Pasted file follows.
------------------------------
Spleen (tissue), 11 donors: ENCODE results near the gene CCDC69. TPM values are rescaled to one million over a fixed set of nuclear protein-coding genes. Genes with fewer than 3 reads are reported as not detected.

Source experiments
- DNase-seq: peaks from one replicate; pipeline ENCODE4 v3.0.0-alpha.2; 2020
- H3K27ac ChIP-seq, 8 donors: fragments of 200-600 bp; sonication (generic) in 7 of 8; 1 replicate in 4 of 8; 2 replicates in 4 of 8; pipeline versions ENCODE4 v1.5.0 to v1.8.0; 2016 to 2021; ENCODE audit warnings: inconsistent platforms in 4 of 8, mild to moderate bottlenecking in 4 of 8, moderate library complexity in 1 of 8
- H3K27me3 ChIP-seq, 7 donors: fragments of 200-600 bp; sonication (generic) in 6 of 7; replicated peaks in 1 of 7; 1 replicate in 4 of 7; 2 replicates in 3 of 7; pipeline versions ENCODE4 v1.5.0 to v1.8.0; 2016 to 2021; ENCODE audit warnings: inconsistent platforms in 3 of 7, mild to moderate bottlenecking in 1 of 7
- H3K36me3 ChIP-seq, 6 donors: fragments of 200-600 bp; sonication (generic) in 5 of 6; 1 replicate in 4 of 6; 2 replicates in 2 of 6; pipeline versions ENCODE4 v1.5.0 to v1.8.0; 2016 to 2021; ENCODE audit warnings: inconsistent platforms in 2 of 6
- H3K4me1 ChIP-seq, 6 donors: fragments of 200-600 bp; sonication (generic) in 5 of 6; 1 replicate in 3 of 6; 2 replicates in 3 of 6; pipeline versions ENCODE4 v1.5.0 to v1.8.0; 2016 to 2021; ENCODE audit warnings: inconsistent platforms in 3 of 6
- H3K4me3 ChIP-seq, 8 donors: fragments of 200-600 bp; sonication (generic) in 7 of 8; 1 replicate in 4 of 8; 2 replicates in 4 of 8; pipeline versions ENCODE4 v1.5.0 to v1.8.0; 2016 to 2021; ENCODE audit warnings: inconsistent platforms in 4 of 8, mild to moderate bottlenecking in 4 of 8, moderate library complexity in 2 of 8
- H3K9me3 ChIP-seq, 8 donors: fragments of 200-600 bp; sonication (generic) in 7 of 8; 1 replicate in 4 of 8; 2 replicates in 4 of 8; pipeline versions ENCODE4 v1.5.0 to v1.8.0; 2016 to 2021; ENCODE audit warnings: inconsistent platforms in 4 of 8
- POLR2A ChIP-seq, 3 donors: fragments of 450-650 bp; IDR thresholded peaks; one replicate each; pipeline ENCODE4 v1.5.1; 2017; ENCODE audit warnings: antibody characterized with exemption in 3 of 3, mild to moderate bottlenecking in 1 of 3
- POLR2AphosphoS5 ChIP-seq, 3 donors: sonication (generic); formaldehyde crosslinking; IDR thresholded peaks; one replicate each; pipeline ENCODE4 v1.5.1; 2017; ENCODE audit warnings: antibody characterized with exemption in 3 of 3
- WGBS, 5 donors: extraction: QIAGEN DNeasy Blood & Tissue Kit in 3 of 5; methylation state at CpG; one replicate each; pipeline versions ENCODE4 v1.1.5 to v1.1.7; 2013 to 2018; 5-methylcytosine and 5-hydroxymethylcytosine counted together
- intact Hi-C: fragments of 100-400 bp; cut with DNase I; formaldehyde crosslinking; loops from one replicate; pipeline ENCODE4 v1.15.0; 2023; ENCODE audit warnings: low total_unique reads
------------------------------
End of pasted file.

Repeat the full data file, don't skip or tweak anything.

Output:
Spleen (tissue), 11 donors: ENCODE results near the gene CCDC69. TPM values are rescaled to one million over a fixed set of nuclear protein-coding genes. Genes with fewer than 3 reads are reported as not detected.

Source experiments
- DNase-seq: peaks from one replicate; pipeline ENCODE4 v3.0.0-alpha.2; 2020
- H3K27ac ChIP-seq, 8 donors: fragments of 200-600 bp; sonication (generic) in 7 of 8; 1 replicate in 4 of 8; 2 replicates in 4 of 8; pipeline versions ENCODE4 v1.5.0 to v1.8.0; 2016 to 2021; ENCODE audit warnings: inconsistent platforms in 4 of 8, mild to moderate bottlenecking in 4 of 8, moderate library complexity in 1 of 8
- H3K27me3 ChIP-seq, 7 donors: fragments of 200-600 bp; sonication (generic) in 6 of 7; replicated peaks in 1 of 7; 1 replicate in 4 of 7; 2 replicates in 3 of 7; pipeline versions ENCODE4 v1.5.0 to v1.8.0; 2016 to 2021; ENCODE audit warnings: inconsistent platforms in 3 of 7, mild to moderate bottlenecking in 1 of 7
- H3K36me3 ChIP-seq, 6 donors: fragments of 200-600 bp; sonication (generic) in 5 of 6; 1 replicate in 4 of 6; 2 replicates in 2 of 6; pipeline versions ENCODE4 v1.5.0 to v1.8.0; 2016 to 2021; ENCODE audit warnings: inconsistent platforms in 2 of 6
- H3K4me1 ChIP-seq, 6 donors: fragments of 200-600 bp; sonication (generic) in 5 of 6; 1 replicate in 3 of 6; 2 replicates in 3 of 6; pipeline versions ENCODE4 v1.5.0 to v1.8.0; 2016 to 2021; ENCODE audit warnings: inconsistent platforms in 3 of 6
- H3K4me3 ChIP-seq, 8 donors: fragments of 200-600 bp; sonication (generic) in 7 of 8; 1 replicate in 4 of 8; 2 replicates in 4 of 8; pipeline versions ENCODE4 v1.5.0 to v1.8.0; 2016 to 2021; ENCODE audit warnings: inconsistent platforms in 4 of 8, mild to moderate bottlenecking in 4 of 8, moderate library complexity in 2 of 8
- H3K9me3 ChIP-seq, 8 donors: fragments of 200-600 bp; sonication (generic) in 7 of 8; 1 replicate in 4 of 8; 2 replicates in 4 of 8; pipeline versions ENCODE4 v1.5.0 to v1.8.0; 2016 to 2021; ENCODE audit warnings: inconsistent platforms in 4 of 8
- POLR2A ChIP-seq, 3 donors: fragments of 450-650 bp; IDR thresholded peaks; one replicate each; pipeline ENCODE4 v1.5.1; 2017; ENCODE audit warnings: antibody characterized with exemption in 3 of 3, mild to moderate bottlenecking in 1 of 3
- POLR2AphosphoS5 ChIP-seq, 3 donors: sonication (generic); formaldehyde crosslinking; IDR thresholded peaks; one replicate each; pipeline ENCODE4 v1.5.1; 2017; ENCODE audit warnings: antibody characterized with exemption in 3 of 3
- WGBS, 5 donors: extraction: QIAGEN DNeasy Blood & Tissue Kit in 3 of 5; methylation state at CpG; one replicate each; pipeline versions ENCODE4 v1.1.5 to v1.1.7; 2013 to 2018; 5-methylcytosine and 5-hydroxymethylcytosine counted together
- intact Hi-C: fragments of 100-400 bp; cut with DNase I; formaldehyde crosslinking; loops from one replicate; pipeline ENCODE4 v1.15.0; 2023; ENCODE audit warnings: low total_unique reads